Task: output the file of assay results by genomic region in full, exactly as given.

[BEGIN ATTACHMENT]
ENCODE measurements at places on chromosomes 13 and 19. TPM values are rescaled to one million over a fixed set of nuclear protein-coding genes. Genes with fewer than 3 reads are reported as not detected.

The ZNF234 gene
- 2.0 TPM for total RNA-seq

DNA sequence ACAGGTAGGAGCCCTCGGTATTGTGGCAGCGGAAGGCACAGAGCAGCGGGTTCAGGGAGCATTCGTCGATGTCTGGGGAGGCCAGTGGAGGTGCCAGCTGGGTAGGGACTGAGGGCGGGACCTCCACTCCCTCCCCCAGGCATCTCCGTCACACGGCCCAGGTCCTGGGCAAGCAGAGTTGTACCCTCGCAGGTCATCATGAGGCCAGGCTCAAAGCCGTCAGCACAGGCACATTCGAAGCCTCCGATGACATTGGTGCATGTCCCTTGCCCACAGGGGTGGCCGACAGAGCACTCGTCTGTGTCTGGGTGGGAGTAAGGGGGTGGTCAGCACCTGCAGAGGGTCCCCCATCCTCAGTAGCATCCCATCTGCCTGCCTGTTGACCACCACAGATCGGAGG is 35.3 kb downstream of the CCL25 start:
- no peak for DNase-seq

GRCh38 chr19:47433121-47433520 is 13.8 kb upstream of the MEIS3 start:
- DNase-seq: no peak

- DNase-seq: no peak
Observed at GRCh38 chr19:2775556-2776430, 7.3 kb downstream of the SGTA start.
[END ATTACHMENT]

ENCODE measurements at places on chromosomes 13 and 19. TPM values are rescaled to one million over a fixed set of nuclear protein-coding genes. Genes with fewer than 3 reads are reported as not detected.

The ZNF234 gene
- 2.0 TPM for total RNA-seq

DNA sequence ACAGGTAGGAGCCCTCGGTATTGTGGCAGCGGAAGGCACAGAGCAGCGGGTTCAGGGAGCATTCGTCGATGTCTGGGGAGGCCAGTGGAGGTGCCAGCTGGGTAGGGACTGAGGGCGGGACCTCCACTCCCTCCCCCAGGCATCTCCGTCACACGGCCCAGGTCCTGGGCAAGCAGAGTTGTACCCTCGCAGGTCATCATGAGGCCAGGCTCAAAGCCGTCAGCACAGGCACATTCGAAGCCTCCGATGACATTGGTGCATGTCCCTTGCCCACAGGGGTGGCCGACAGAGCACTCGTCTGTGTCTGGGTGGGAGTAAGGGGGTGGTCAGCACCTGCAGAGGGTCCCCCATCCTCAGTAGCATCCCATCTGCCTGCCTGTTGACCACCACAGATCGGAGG is 35.3 kb downstream of the CCL25 start:
- no peak for DNase-seq

GRCh38 chr19:47433121-47433520 is 13.8 kb upstream of the MEIS3 start:
- DNase-seq: no peak

- DNase-seq: no peak
Observed at GRCh38 chr19:2775556-2776430, 7.3 kb downstream of the SGTA start.